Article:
For nearly the last eight years, the United States suffered from a low energy president. Now McCain implies to New York Times reporter, Elisbeth Bumiller, that yes, age is an issue and that his energy levels are low and affect his judgment.
"If I put in three or four 18-hour, 20-hour days in a row, then I'm not sharp," Mr. McCain said. "It's just a fact."OK, you say, even we would be less than sharp after so many hours of work. But now look at the rest of the story.
" If I can sleep in until about 7:30 or 8, then it really helps me," he said. "I think when I get up real early, like 5:30 or 6, and don't go to bed until 10, 10:30 or 11, it seems to help me get up a little later in the morning"These are the hours of an elderly man or woman. These are not the hours of a vibrant leader or citizen. We do not need yet another "leader" who is loath to or incapable of working hard and taking action at all hours of the day OR night. To his credit, John McCain acknowledges his energy weaknesses. While the McCain campaign wages vicious personal attacks against Senator Obama, the public and indeed the Obama campaign itself ignores the very real liabilities of McCain's age.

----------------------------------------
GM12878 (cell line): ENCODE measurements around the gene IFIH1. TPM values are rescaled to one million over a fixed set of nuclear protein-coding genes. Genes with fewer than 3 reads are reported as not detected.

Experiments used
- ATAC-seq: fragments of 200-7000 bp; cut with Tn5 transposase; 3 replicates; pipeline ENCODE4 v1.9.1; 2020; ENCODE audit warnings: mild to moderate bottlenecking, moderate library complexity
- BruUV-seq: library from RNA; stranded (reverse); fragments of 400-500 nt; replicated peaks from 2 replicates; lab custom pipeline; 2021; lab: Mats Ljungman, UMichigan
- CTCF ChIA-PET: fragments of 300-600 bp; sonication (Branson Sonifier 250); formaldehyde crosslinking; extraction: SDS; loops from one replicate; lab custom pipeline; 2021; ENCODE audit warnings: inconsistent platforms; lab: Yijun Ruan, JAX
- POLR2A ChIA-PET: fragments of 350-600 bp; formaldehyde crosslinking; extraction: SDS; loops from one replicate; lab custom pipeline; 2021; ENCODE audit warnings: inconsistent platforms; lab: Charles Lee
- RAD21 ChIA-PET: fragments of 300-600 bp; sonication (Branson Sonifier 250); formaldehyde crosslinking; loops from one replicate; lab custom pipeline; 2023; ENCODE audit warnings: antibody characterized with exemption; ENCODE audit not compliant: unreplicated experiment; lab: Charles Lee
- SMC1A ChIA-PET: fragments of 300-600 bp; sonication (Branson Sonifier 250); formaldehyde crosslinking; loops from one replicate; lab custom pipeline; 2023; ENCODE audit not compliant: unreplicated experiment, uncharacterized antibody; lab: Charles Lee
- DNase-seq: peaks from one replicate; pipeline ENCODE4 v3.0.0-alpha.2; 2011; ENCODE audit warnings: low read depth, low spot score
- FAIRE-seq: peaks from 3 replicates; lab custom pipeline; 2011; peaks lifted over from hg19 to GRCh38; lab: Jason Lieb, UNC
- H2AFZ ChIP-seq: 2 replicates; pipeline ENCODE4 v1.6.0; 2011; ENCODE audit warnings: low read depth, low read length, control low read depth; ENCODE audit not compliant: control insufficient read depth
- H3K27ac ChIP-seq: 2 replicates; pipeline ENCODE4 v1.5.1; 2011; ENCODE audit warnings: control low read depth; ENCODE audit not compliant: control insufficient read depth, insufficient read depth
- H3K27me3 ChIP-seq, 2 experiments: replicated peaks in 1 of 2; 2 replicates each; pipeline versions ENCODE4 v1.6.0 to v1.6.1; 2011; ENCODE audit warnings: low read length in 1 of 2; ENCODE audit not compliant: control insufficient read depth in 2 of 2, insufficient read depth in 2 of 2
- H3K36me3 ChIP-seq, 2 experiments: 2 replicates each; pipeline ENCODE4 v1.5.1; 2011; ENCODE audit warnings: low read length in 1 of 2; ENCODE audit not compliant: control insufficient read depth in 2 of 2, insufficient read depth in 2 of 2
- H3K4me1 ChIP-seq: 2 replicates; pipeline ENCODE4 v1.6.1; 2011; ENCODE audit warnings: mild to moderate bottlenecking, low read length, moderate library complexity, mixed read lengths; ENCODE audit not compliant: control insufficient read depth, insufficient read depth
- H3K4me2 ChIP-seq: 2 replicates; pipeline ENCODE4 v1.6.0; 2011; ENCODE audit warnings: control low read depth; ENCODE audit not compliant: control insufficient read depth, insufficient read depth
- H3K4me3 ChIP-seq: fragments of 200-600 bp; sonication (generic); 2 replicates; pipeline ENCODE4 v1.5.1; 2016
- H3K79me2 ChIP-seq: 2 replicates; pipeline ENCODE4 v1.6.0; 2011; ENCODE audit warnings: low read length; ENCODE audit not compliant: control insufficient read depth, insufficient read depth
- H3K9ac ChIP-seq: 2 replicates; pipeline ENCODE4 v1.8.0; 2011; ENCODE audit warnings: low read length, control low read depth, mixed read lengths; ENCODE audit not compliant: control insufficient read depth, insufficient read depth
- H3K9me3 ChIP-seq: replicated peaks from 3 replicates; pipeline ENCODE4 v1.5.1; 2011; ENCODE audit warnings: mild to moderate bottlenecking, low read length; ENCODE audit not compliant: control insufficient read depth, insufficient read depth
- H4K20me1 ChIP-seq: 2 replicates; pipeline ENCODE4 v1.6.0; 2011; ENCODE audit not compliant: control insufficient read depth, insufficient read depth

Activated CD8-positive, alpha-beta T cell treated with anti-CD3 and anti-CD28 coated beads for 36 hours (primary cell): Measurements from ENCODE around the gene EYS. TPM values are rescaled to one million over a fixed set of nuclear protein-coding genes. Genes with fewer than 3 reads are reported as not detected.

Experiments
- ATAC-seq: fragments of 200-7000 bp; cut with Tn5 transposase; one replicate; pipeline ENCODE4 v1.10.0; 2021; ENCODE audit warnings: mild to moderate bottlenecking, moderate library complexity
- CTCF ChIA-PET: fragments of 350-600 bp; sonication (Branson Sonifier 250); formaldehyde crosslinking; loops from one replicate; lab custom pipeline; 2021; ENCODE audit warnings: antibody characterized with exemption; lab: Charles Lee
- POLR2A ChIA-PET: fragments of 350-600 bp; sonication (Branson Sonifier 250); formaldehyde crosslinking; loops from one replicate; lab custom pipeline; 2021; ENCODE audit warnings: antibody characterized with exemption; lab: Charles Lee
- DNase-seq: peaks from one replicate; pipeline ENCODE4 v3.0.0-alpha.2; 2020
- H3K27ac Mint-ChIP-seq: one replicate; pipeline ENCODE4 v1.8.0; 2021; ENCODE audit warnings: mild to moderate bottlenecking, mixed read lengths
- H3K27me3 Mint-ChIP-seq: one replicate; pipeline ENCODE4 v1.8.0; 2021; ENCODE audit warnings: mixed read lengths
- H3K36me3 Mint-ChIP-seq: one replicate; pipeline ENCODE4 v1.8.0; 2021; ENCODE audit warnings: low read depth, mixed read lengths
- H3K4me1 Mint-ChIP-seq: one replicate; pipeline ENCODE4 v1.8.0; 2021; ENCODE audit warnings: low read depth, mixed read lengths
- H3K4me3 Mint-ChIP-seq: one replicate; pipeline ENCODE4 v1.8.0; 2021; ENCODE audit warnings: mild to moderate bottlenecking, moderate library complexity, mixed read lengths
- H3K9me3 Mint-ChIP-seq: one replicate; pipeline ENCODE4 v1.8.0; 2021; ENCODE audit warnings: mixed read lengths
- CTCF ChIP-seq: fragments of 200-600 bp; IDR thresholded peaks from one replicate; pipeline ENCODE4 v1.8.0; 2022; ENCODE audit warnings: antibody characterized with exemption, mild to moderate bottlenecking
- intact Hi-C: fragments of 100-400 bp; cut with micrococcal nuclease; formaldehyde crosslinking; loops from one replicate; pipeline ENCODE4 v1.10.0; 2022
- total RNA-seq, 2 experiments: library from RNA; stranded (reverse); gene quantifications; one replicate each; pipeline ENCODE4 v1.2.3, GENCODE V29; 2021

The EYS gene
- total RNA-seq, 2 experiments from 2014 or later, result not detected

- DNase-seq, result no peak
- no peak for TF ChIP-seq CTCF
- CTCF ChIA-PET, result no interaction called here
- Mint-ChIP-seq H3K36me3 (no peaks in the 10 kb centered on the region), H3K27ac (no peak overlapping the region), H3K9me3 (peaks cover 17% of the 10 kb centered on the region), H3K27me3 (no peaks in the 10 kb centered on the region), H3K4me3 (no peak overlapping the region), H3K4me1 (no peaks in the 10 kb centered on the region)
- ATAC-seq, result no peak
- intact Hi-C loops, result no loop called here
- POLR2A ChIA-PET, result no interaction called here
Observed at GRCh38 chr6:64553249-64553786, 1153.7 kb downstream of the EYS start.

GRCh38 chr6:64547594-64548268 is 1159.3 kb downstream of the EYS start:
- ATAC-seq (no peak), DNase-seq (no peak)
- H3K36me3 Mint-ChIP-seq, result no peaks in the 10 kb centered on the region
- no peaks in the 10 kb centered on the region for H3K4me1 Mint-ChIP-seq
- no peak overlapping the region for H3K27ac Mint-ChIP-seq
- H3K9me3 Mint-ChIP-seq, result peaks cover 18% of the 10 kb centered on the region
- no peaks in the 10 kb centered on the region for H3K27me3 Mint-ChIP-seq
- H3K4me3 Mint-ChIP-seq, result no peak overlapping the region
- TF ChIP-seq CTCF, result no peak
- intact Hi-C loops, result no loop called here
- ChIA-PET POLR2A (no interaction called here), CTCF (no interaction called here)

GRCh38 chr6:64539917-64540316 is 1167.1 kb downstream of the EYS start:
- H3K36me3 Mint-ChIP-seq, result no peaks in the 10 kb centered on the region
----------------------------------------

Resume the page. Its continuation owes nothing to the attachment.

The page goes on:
Seldom are the great leaders of history old or feeble. If this campaign is going to be waged on fitness to lead as John McCain approved, then age must be considered. No young vice president can prevent the damage of a failing president who refuses to release the reigns of power.
Now we must address the real question to the American people. Who is better fit to lead and rebuild the nation in a dangerous age? Is it to be an elderly, low energy senator in Congress many years who contributed to America's current problems or a vibrant, dynamic thinker, leader and senator with new ideas and real solutions?
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